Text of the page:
And so we communed – with God and each other – handing out loaves of bread and glasses of wine. We invited people into extended sacred conversations with those around their tables about what God was doing in their journey through their brokenness as pastors.
Finish the loaves, we told them. Bottoms up on the communion wine.
Linger and talk and pray until its all gone.
There was laughter and prayer and tears and refills. I could just imagine the angels in heaven sitting in stunned silence, leaning in to hear even just a few sentences of the conversation. It was sacred – a beautiful way to enter Holy Week. It was, as one person put it, “a kiss of God on our bruises.”
A time of healing. Renewal. Restoration. There is no denying that the Spirit was present. Henri Nouwen wrote, “no minister can keep his own experience of life hidden from those he wants to help.” It seemed that intuitively we knew this to be true.
I’m so proud of the pastors and leaders who courageously attended and stepped out to talk about the issue of failure and leaned into the discomfort of excruciating vulnerability when – most of the time – it is not welcome in our culture and, sadly enough, in our churches. They shared their stories with their whole hearts.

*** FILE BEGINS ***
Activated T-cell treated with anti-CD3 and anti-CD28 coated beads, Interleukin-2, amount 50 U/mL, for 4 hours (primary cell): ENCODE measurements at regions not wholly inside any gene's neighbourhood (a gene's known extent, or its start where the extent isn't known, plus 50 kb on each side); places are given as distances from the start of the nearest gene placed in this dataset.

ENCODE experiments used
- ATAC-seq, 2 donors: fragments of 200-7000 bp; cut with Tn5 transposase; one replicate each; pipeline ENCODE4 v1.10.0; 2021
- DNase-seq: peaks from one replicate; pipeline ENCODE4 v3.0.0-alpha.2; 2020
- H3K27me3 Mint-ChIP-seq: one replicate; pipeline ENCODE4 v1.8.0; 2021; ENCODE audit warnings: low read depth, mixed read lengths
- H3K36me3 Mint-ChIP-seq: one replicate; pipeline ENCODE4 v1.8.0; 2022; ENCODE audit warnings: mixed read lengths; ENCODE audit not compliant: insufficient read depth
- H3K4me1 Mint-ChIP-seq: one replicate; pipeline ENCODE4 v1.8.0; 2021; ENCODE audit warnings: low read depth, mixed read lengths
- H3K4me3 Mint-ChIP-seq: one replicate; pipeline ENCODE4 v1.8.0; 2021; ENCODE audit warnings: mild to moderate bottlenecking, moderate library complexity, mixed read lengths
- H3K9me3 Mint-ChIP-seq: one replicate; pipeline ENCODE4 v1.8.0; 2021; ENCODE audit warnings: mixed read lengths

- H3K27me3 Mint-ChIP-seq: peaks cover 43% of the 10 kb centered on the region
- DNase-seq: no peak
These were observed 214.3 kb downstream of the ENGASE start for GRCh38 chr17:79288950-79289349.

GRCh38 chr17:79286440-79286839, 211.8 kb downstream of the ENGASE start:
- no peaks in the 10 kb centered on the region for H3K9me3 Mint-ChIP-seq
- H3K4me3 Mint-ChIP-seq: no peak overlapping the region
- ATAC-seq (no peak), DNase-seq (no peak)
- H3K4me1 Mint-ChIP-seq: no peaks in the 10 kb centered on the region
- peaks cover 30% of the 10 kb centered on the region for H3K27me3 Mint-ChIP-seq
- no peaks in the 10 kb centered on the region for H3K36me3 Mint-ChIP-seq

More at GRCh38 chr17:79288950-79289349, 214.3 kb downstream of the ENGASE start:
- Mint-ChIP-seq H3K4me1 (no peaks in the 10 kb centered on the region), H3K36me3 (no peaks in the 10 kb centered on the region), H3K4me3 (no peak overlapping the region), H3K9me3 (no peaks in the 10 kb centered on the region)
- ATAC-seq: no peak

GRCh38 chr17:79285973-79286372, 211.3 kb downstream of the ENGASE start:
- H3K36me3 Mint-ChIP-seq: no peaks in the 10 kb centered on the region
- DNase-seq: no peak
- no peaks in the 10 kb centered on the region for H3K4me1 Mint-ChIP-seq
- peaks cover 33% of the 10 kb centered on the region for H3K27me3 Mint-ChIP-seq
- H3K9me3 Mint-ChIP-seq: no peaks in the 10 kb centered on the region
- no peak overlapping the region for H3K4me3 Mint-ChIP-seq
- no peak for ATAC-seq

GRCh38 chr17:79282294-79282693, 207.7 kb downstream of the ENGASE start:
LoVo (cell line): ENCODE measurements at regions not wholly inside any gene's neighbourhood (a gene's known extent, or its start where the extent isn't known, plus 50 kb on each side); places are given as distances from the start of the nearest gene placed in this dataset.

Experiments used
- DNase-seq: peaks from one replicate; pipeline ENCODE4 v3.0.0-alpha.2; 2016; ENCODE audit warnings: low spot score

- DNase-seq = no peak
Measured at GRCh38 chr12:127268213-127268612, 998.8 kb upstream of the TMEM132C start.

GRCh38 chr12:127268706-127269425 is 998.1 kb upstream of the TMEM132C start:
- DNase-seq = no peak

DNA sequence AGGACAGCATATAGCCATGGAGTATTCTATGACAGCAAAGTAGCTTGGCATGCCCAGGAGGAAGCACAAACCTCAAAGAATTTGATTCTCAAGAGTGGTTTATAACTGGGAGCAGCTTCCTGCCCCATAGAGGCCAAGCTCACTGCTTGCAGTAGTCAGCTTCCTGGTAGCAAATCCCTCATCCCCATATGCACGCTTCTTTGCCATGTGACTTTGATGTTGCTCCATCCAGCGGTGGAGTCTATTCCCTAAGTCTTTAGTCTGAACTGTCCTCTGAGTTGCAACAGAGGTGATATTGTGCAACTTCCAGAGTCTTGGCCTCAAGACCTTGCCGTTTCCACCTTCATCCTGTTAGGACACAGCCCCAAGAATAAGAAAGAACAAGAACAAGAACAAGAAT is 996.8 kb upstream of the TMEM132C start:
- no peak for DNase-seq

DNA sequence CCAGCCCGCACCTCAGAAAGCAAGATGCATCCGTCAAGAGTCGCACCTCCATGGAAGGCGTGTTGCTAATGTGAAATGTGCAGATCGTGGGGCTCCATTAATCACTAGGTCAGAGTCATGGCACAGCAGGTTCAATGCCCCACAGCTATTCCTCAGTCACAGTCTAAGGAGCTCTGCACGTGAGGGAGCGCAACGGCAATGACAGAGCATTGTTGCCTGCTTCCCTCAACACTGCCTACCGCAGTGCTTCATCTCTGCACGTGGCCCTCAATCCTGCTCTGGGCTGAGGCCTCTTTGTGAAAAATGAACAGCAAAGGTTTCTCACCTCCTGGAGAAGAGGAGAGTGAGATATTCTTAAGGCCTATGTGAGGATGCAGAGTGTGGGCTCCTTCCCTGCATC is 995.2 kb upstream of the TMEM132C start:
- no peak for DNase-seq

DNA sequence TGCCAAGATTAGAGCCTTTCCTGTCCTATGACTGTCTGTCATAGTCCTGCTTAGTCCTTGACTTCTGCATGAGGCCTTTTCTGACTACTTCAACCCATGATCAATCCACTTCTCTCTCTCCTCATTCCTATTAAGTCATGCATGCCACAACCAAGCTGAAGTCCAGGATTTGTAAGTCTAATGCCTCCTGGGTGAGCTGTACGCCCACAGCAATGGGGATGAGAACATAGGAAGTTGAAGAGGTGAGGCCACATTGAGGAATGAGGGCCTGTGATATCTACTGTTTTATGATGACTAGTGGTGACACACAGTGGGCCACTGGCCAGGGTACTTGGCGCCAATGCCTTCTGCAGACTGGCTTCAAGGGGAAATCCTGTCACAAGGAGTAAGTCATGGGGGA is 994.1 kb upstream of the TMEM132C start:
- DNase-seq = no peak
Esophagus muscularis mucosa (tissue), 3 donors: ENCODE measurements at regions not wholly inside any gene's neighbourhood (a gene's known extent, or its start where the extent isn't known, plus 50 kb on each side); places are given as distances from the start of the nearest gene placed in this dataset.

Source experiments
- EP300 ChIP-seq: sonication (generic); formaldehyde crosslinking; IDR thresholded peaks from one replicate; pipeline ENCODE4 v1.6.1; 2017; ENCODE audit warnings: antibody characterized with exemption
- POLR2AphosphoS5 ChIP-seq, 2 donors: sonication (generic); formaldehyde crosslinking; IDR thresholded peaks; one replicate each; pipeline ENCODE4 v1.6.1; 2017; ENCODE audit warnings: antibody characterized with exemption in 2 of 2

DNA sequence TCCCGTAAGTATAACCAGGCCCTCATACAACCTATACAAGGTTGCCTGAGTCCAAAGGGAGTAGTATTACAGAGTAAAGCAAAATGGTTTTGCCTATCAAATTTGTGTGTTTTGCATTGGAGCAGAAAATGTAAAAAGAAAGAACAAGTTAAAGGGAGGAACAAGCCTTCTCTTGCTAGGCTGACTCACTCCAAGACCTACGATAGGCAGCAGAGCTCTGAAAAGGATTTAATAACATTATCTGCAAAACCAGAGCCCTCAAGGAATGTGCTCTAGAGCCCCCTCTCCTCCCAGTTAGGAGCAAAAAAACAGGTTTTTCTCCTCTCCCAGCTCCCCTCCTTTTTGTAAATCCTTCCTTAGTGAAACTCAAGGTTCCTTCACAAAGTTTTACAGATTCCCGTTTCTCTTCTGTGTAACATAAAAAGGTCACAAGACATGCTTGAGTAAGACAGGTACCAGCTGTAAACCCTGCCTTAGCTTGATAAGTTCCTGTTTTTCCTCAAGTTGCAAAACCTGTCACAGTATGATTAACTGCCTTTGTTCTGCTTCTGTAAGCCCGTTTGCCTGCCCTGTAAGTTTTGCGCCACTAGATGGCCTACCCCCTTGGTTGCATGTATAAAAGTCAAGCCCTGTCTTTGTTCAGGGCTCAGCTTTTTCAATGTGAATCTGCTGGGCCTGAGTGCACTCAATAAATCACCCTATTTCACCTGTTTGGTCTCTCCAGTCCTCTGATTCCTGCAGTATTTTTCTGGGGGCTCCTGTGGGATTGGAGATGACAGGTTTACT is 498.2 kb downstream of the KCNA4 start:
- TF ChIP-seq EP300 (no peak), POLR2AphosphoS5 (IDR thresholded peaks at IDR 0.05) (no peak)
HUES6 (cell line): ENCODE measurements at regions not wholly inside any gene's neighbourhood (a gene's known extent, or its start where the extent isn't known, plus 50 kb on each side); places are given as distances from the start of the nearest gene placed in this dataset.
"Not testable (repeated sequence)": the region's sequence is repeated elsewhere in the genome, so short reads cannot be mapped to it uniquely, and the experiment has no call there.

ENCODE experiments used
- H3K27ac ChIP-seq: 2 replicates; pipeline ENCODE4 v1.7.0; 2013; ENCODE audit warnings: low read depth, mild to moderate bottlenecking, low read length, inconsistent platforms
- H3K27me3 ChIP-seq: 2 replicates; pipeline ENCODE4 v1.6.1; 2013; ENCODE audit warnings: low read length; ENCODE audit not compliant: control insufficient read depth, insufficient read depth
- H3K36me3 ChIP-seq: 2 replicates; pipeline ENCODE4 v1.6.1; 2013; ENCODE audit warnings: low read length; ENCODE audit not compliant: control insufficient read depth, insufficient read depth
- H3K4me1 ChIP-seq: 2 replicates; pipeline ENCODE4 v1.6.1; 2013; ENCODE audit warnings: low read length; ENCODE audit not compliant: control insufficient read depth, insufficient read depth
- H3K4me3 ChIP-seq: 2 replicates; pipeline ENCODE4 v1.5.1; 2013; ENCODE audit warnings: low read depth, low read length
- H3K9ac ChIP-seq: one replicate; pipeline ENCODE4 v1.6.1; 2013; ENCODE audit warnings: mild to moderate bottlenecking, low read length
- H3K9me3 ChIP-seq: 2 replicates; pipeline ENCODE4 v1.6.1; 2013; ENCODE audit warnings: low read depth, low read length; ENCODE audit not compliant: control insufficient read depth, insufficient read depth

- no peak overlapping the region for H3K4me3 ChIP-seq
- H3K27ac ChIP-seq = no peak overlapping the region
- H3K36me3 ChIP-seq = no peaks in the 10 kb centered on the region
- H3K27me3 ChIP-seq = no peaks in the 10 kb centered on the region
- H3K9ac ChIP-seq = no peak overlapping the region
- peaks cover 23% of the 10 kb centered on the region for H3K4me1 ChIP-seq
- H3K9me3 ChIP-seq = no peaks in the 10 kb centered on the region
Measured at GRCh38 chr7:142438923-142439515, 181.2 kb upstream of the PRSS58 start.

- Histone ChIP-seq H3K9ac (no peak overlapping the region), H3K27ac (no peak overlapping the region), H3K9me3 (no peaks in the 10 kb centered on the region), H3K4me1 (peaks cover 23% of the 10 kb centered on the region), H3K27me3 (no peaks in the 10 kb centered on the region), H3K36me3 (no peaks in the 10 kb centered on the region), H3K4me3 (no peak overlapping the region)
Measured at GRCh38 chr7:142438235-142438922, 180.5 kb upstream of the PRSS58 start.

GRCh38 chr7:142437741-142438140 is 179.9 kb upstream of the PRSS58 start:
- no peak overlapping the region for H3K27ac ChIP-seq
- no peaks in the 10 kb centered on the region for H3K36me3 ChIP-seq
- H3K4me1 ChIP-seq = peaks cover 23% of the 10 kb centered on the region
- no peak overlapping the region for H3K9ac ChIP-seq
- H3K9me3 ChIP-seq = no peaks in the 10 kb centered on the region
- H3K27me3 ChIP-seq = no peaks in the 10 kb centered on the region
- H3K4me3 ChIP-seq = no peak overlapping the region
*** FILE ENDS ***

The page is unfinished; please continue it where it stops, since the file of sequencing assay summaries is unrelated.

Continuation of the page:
It’s more dangerous than you think for pastors to go to a conference on the topic of failure. I had several pastors contact me saying, “I’d love to come but I’m too nervous. If people found out I’m attending a conference like this they would really be suspicious.” Some admitted to me over dinner that they told their church they were on vacation, but didn’t tell them they were at this conference. They told me it was just too risky to let on to the fact.
And I’m also proud of and extremely grateful for Jason Sheffield, the director of the conference. Without Jason this conference would have remained a cool idea on a blog post last summer. Jason approached me and said he believed in the idea and wanted to see this become a reality. And so, he became the director of the conference, working numerous hours each week for the past several months at great sacrifice, handling all emails and purchases and details and issues that arose. Thank you, Jason.
The question that dozens of people have asked in the past few days is, “Was it a success?” It’s certainly an understandable question due the topic of the conference. But I think it’s the wrong one to ask. There are other more significant questions to be asked regarding a unique event like this, but I’ll try to answer the success question anyway:
I’m satisfied by the time together.
We were faithful to the vision that we originally had for the event.
The space was sacred, filled with kairos moments.
The stories of impact were everywhere.
There were tears and laughter and hugs and times of prayer and lots of listening.
There were extended conversations.
All that being said, I’d have to say, yes – it was, by the grace of God, a success.